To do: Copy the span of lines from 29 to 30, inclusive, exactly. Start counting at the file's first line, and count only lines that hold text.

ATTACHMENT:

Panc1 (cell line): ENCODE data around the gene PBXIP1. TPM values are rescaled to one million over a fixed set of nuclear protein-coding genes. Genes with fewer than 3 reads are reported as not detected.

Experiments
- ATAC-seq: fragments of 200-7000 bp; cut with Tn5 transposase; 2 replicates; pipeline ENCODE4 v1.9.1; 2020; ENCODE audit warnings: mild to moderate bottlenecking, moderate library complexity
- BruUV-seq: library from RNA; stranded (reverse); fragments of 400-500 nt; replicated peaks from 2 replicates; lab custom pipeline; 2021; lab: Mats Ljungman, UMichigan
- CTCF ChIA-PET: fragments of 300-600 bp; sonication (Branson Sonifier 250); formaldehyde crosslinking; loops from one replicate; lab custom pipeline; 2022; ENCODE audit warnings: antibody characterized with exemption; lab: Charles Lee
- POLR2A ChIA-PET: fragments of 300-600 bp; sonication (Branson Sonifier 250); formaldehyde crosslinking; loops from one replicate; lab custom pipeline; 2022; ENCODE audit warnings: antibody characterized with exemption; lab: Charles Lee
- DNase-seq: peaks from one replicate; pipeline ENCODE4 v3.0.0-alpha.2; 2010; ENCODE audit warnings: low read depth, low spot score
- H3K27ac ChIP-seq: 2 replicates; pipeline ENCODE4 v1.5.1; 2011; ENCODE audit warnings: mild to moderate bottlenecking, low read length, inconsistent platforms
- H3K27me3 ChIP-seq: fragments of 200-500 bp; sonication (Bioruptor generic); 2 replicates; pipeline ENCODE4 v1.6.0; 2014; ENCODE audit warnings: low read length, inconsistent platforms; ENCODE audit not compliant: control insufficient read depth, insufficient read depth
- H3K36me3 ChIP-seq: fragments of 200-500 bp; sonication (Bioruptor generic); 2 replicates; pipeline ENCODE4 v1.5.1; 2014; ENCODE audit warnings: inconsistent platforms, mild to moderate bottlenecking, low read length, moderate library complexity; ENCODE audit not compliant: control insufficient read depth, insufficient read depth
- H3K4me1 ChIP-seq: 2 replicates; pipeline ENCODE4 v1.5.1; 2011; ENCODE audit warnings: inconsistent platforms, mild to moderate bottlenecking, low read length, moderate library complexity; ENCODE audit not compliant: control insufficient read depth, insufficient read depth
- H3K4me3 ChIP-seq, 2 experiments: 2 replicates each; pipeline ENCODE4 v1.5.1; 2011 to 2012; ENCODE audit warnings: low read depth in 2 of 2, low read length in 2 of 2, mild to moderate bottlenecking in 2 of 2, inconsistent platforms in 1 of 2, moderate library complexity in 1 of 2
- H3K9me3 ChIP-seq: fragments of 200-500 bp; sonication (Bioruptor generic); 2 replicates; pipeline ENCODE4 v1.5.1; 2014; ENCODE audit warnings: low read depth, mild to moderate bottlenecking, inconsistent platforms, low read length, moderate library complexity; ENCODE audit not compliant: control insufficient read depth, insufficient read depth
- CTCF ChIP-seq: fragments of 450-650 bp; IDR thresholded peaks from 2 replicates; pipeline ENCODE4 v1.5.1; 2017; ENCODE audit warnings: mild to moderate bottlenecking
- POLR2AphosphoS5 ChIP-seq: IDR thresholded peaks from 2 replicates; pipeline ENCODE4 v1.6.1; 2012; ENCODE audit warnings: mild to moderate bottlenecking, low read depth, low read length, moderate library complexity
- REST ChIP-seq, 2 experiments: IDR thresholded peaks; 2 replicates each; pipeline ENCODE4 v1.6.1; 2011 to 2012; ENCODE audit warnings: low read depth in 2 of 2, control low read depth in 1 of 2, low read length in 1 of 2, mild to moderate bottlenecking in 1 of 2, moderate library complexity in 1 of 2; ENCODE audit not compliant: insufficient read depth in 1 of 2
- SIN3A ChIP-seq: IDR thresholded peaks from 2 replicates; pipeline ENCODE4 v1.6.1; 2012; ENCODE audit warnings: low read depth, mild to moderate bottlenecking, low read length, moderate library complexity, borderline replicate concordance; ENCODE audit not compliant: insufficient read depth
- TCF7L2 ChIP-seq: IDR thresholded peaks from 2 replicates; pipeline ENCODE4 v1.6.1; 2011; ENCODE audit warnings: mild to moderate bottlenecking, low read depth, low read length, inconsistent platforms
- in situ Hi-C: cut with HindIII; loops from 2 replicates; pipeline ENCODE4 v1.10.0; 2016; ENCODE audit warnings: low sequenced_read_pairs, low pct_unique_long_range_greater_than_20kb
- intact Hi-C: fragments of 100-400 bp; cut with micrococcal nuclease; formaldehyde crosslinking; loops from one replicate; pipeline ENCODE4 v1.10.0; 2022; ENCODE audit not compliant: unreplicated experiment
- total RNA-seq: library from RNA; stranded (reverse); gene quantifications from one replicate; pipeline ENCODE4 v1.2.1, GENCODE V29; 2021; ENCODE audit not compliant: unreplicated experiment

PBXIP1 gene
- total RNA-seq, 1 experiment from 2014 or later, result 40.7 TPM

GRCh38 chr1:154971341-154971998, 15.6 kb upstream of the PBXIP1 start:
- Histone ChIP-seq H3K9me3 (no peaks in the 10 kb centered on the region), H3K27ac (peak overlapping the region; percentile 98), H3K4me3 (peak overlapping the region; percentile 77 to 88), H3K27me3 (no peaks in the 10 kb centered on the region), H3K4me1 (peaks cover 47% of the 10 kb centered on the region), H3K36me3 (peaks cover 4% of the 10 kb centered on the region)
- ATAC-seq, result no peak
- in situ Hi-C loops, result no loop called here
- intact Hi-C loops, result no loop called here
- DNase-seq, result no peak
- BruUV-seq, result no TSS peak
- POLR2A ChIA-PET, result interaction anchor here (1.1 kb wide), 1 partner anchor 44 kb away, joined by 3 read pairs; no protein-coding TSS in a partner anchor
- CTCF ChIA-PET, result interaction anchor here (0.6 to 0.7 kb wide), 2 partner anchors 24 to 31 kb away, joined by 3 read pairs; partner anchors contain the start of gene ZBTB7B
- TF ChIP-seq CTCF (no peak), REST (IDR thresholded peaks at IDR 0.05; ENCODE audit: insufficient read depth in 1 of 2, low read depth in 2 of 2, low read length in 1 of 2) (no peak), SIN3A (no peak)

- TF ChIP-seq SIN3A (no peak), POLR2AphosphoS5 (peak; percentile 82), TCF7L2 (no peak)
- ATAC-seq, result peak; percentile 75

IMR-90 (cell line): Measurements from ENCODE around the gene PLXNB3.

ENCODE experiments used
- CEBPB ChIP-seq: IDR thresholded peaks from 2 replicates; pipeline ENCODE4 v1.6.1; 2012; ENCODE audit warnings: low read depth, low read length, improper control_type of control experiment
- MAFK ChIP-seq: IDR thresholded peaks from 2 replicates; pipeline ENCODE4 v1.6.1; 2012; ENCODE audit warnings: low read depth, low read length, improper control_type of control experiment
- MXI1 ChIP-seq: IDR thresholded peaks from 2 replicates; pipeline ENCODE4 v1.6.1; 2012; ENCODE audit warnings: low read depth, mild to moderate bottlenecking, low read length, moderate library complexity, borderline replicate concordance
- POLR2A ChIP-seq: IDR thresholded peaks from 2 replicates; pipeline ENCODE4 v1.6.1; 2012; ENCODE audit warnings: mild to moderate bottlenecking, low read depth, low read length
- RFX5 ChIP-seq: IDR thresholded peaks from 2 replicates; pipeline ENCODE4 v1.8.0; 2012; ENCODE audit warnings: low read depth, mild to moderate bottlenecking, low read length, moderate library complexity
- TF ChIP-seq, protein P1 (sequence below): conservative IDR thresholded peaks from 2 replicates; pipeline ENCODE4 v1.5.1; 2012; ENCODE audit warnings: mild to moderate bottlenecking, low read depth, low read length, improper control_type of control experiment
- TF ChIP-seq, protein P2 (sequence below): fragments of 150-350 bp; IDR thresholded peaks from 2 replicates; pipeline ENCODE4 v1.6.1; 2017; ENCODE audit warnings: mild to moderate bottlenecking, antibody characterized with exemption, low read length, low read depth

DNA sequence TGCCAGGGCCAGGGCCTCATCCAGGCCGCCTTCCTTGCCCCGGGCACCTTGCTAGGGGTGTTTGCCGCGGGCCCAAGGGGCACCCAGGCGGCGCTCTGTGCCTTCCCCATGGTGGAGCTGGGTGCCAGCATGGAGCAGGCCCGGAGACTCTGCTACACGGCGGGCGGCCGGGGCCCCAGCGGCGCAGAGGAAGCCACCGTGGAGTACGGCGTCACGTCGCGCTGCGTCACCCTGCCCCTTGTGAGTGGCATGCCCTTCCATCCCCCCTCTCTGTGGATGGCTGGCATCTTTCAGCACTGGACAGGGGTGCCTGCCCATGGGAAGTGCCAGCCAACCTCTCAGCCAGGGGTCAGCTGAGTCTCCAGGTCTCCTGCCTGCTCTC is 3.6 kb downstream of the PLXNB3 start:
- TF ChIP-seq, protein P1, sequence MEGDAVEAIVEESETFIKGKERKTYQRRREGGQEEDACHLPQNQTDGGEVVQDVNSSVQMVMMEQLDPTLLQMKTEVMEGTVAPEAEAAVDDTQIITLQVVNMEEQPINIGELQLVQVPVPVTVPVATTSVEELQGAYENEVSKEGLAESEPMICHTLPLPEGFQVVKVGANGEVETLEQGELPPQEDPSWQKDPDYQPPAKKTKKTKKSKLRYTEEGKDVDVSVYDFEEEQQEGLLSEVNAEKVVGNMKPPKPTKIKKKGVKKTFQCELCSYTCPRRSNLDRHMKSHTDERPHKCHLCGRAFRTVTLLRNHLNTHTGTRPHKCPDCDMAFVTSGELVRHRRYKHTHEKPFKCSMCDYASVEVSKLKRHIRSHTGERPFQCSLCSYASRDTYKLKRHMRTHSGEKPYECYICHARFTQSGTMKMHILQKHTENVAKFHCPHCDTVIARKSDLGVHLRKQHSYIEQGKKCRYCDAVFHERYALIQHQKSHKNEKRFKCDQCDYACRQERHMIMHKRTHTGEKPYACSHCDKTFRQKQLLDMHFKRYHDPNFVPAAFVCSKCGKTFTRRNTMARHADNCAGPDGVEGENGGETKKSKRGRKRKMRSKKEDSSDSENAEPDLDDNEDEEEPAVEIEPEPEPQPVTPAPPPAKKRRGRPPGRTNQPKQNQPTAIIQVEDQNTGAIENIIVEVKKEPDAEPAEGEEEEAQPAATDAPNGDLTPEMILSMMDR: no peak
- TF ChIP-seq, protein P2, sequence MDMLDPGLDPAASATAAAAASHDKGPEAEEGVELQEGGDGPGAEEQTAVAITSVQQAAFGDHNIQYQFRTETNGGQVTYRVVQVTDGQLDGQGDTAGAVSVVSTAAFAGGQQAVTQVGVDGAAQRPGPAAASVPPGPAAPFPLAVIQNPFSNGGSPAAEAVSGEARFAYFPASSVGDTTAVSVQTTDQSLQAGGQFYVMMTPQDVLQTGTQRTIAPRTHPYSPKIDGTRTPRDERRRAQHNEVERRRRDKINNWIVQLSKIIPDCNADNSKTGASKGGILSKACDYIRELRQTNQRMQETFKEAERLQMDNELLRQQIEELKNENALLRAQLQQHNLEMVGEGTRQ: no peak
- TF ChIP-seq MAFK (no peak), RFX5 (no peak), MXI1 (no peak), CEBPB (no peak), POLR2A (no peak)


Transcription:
- DNase-seq, result no peak
- BruUV-seq, result no TSS peak